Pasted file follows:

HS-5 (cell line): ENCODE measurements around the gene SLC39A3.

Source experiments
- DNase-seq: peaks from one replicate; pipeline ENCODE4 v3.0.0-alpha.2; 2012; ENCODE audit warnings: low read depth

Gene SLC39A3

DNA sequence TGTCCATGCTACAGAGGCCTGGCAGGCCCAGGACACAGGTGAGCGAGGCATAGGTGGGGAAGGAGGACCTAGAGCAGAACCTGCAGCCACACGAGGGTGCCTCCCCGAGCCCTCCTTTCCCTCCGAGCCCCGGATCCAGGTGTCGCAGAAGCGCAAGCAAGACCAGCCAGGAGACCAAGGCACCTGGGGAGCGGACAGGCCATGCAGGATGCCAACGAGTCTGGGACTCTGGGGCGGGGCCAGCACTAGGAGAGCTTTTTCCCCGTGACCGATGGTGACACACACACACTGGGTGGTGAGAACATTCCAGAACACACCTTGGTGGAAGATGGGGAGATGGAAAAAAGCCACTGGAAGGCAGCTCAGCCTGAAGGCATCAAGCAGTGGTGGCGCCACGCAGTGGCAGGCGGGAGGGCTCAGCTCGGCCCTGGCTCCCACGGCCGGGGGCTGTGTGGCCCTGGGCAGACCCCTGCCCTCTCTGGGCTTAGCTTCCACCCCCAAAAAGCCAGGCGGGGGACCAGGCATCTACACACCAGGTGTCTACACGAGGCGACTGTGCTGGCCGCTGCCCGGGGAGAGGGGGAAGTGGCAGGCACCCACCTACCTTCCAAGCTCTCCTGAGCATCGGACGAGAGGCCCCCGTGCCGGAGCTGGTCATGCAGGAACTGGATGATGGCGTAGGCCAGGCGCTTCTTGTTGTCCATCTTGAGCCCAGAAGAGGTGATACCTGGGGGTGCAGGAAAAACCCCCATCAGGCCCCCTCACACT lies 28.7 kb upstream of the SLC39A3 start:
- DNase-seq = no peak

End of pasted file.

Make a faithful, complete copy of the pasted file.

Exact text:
HS-5 (cell line): ENCODE measurements around the gene SLC39A3.

Source experiments
- DNase-seq: peaks from one replicate; pipeline ENCODE4 v3.0.0-alpha.2; 2012; ENCODE audit warnings: low read depth

Gene SLC39A3

DNA sequence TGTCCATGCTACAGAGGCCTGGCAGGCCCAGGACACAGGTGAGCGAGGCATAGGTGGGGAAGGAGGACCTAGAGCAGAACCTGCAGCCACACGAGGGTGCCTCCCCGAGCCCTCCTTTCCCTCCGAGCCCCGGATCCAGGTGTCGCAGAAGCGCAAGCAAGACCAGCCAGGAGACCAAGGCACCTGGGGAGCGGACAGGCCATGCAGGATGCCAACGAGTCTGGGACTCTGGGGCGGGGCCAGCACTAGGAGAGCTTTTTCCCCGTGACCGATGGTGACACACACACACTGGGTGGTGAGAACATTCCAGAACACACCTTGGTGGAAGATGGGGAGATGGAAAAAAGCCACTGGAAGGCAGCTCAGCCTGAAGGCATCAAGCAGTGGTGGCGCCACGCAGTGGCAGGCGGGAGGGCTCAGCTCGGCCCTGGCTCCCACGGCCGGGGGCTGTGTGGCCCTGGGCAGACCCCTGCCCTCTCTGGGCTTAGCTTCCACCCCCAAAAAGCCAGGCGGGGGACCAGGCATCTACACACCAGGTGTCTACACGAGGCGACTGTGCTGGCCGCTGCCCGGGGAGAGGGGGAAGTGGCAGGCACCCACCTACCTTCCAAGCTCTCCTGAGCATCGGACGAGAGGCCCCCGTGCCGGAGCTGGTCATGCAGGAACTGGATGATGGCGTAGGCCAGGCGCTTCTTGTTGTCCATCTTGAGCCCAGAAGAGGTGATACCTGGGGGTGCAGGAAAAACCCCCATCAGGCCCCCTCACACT lies 28.7 kb upstream of the SLC39A3 start:
- DNase-seq = no peak